Bush Is Right to Get Tough with North Korea
Supporters of Bill Clinton's 1994 deal with Pyongyang - in which the U.S. gave billions of dollars of energy aid to get North Korea to open up to international nuclear inspections - have been on edge of late. What frightens them is the prospect that President Bush, after his recent denunciation of North Korea, might actually enforce the agreement. In fact, North Korea has been in violation of its Nuclear Nonproliferation Treaty and International Atomic Energy Agency (IAEA) obligations ever since it announced its intention to withdraw from these treaties a decade ago. To keep it from pulling out, however, the Clinton administration cut North Korea a deal. The latter was to freeze activity at its nuclear sites and pledge to open itself up to full international inspections. In exchange, the U.S. offered North Korea two large, modern power reactors and - until these plants were completed - 500,000 tons of heating oil a year, nearly half of North Korea's heating oil requirement.
Central to this understanding was that inspections would be tied to the reactors' construction. The IAEA has already determined that North Korea's original declaration of what nuclear materials it has produced (including weapons-usable plutonium) are inaccurate. The CIA, meanwhile, believes North Korea has at least one or more bombs' worth of nuclear weapons material secreted away. Inspections are needed to ensure it is not hiding this material and that it is out of the bomb making business.
When will these inspections take place? Under the deal, North Korea must come into full compliance with its international inspection obligations "when a significant proportion" of the promised reactors are completed and before any key nuclear parts are delivered. Those managing the reactors' construction estimate that a significant portion of the project will be completed by May 2005.
That seems like a long ways away but it's not. In fact, the director of the IAEA has announced that it will take his agency at least three to four years after Pyongyang grants full access to all nuclear sites to determine if it is making or hiding nuclear weapons materials. This estimate is largely based on the agencies experience in the early 1990s when it had to account for South Africa's covert nuclear production. This effort took two years in a country that, unlike North Korea, was fully cooperative. Working backwards from May 2005 and assuming a four-year estimate, Pyongyang should have allowed full inspections nine
months ago. Even with a low-end inspection estimate of three years, Pyongyang must open up within the next three months.
That doesn't leave much time. Pyongyang is in what lawyers call "anticipatory breach" - meaning, if one knows that a party to a contract has no intention of meeting its terms, then the other party is under no obligation to continue complying. One could, of course, delay the reactors' construction and put off when Pyongyang would have to open up to inspections. But this is not what's planned. If anything, the understanding now is that the group building the reactors - Korean Peninsula Development Organization - will begin pouring concrete no later than August. These preparations are going ahead even though North Korea has so far refused to agree to a schedule of inspections and construction activity as required by contract.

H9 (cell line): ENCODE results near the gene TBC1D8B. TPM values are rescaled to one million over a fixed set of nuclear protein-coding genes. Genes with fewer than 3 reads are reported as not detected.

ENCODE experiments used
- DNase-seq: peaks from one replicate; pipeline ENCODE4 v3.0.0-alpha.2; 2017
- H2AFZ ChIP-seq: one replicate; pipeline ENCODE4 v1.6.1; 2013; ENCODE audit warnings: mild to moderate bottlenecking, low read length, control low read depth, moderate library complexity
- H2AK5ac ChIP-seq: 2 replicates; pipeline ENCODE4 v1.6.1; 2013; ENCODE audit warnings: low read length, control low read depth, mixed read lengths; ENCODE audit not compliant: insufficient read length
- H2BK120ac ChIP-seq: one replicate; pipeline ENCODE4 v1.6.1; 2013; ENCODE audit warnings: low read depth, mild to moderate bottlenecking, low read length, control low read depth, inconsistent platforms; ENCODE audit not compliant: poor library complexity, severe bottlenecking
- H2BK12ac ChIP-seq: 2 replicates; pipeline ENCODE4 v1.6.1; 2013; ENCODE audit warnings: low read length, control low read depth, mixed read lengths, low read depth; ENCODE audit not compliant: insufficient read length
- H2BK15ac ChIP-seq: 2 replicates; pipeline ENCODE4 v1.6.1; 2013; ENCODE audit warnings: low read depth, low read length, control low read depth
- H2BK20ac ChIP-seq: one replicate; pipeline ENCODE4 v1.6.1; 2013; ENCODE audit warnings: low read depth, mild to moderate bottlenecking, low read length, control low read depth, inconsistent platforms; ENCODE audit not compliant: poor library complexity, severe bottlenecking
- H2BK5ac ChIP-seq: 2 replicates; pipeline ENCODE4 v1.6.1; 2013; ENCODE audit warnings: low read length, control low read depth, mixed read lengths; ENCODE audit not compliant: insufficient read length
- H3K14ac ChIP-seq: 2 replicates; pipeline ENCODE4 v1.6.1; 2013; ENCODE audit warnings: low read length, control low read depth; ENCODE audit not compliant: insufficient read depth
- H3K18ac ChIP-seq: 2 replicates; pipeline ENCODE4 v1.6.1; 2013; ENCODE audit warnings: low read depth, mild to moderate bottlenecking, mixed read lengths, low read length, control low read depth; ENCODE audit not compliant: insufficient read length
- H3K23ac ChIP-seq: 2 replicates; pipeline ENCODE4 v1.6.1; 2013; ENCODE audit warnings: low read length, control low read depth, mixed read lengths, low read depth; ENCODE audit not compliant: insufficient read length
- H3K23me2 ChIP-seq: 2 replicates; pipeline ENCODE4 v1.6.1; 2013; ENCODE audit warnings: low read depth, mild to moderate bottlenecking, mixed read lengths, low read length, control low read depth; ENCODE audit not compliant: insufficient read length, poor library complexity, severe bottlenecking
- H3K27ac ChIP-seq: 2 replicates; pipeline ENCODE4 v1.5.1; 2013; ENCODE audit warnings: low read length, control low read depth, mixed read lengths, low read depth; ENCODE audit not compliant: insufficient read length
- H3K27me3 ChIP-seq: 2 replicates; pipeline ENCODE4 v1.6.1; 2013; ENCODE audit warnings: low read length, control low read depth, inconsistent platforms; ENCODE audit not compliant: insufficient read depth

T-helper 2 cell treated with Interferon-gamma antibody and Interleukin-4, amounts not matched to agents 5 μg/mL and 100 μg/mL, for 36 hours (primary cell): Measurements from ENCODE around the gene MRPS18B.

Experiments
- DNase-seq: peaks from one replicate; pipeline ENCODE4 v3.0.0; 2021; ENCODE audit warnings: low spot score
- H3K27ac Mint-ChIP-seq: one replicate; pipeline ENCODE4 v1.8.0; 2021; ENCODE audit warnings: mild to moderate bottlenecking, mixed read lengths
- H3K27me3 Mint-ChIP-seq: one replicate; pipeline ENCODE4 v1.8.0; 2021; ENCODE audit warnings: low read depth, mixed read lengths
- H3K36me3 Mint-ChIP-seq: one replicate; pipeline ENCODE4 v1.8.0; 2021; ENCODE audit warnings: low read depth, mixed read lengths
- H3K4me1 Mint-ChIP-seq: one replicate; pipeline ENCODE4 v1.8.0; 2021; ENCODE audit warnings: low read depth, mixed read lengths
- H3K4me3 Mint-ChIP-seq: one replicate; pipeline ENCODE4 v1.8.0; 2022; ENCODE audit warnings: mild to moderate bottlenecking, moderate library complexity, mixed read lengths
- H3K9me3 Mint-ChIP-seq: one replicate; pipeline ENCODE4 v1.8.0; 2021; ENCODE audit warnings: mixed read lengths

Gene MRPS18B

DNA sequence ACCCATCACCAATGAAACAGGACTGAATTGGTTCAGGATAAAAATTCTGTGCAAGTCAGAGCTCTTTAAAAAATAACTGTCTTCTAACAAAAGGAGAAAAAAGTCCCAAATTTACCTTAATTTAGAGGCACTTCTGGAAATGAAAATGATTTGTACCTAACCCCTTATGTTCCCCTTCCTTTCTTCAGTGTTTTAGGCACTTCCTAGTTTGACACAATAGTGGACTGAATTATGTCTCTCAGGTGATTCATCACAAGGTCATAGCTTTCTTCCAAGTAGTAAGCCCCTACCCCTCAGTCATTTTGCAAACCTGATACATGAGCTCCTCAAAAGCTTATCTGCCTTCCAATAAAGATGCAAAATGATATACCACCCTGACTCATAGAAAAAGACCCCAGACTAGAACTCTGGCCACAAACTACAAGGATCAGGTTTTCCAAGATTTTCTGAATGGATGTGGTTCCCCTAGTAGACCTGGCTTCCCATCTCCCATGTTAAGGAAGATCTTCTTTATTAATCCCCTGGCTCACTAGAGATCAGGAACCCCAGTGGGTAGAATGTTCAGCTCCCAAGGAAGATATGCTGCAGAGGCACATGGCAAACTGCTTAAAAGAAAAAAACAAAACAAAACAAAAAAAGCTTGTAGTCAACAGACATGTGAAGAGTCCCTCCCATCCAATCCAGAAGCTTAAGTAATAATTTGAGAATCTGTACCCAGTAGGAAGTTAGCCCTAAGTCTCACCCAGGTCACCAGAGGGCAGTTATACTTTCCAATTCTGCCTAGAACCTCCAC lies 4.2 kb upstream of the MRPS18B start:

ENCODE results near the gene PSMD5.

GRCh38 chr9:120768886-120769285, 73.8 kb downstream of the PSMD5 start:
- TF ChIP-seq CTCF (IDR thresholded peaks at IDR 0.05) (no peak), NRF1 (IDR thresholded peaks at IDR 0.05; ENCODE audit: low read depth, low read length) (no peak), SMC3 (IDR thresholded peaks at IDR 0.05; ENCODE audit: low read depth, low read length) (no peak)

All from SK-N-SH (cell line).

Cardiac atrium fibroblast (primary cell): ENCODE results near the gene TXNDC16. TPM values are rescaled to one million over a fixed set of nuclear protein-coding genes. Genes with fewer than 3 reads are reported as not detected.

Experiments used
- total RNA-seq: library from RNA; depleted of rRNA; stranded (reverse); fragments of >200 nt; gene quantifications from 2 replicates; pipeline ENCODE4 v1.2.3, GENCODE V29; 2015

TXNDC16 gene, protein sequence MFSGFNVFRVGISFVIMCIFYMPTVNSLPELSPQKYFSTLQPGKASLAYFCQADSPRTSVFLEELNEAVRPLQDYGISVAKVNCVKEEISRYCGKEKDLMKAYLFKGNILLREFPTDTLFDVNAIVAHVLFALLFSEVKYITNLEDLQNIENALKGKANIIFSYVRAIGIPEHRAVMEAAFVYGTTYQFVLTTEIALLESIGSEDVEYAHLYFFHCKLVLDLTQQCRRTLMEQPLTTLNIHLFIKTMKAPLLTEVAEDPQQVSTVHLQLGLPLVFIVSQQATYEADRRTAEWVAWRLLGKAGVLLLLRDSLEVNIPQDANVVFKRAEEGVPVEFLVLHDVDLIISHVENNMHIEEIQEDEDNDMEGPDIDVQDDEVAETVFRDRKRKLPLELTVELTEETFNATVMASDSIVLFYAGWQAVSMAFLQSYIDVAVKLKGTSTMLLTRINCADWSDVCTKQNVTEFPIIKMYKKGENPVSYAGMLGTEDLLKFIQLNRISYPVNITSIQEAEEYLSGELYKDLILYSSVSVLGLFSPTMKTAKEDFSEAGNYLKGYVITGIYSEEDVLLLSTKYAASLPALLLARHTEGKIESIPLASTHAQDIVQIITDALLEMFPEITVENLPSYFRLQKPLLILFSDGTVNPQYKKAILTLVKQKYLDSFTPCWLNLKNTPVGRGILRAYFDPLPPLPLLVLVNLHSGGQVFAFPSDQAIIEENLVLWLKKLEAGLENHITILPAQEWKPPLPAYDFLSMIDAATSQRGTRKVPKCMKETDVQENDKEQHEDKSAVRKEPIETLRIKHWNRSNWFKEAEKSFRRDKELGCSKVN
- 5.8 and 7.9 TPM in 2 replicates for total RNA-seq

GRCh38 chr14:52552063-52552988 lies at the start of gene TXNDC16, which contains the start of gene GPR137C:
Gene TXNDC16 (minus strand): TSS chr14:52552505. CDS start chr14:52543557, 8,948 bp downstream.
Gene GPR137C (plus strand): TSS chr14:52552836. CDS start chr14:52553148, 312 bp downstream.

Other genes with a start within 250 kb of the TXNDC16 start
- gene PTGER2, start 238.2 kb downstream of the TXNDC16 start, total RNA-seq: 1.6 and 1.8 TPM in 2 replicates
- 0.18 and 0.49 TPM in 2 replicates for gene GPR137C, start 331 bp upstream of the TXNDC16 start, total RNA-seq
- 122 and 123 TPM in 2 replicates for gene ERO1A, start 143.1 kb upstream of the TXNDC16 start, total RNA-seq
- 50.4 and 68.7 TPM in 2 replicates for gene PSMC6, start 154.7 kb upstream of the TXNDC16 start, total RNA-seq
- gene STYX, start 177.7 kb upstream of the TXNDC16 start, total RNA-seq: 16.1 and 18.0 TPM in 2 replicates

Pouring concrete without inspections, though, is risky, especially since there is reason to believe that North Korea is conducting a covert nuclear program. In a letter last week to the president asking him to certify if North Korea is making nuclear weapons, Reps. Christopher Cox (R., Calif.), Edward Markey (D., Mass.) and Ben Gilman (R., N.Y.) cite reports that North Korea has operated a deep underground uranium processing plant at Mount Chun-Ma since 1989. Uranium ore is trucked in and what's produced is helicoptered out. The two most worrisome explanations are that Pyongyang is making fuel for a covert weapons production reactor, or that it is processing uranium for enrichment for direct use in weapons. The only way to find out is through full access.
Pouring the reactor's foundation before inspectors gain full right of entry is only likely to pressure them to rush their work once they gain access. This much is clear: When the concrete begins to pour, hundreds of workers will be on site. As more parts and equipment arrive and the numbers of employees mount, idling them will become increasingly impractical. Under the terms of the 1994 deal, the key parts needed to complete the reactors cannot be delivered until the IAEA has given North Korea a clean bill of health. When we reach this point, though, the desire to sustain thousands of workers and billions of dollars in contracts is almost certain to trump any demand for a thorough (i.e. lengthy) inspections.
Given the lack of oversight, do we really want to give Pyongyang two U.S.-designed reactors capable of producing 50 bombs worth of weapons-grade plutonium in the first 15 months of operation? Defenders of the deal insist that North Korea could not extract this material without being detected. Perhaps. But at this point, if it went ahead and built its arsenal, how much more would it need? And what could we do to stop North Korea?
All of this suggests why President Bush should stay the course he has already set and insist that North Korea let inspectors in before the concrete is poured. This may not satisfy those who originally crafted the 1994 deal. They now want to negotiate a new bargain. But before we do, we should enforce the deal we have.